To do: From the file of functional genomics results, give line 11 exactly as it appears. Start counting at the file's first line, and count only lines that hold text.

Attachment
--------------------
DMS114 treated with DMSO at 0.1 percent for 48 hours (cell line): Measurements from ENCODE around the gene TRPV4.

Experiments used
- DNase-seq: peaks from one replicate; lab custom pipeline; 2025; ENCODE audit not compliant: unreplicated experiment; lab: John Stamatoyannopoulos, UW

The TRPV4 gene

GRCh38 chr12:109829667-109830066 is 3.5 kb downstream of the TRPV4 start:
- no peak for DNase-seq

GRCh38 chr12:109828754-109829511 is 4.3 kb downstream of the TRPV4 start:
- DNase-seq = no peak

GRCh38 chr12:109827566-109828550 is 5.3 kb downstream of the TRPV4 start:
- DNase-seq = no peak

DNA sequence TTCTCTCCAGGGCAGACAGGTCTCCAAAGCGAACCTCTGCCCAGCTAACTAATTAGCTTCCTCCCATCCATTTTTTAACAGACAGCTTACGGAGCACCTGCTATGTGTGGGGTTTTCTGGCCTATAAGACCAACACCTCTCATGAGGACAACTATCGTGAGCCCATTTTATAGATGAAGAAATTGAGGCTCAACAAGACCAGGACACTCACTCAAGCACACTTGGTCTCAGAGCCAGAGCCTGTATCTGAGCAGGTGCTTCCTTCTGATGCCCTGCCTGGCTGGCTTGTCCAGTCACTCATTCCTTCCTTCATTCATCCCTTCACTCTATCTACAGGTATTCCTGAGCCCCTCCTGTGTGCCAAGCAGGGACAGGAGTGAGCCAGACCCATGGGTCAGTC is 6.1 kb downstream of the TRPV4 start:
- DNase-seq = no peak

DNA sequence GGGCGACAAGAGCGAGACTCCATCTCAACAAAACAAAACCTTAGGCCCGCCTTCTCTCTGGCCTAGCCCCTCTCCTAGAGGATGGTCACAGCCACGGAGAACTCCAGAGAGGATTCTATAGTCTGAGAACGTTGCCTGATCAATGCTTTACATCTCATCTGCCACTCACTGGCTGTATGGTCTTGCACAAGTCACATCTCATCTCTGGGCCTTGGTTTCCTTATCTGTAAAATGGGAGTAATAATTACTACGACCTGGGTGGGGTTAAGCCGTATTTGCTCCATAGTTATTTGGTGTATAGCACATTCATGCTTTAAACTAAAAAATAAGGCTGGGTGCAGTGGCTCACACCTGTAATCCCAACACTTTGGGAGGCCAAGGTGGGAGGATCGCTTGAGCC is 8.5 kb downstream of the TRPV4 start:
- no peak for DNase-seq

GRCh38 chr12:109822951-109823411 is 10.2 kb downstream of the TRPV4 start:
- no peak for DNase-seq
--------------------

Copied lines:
DNA sequence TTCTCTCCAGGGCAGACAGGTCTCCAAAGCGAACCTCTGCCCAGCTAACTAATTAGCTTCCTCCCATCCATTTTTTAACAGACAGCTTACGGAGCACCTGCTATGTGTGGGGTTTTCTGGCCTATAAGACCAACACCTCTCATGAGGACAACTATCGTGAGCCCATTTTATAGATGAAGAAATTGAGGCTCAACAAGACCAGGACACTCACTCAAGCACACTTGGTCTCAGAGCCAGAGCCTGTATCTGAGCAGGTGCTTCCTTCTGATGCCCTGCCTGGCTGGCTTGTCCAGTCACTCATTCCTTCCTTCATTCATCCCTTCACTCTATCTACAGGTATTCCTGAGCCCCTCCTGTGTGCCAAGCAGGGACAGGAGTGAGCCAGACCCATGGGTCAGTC is 6.1 kb downstream of the TRPV4 start: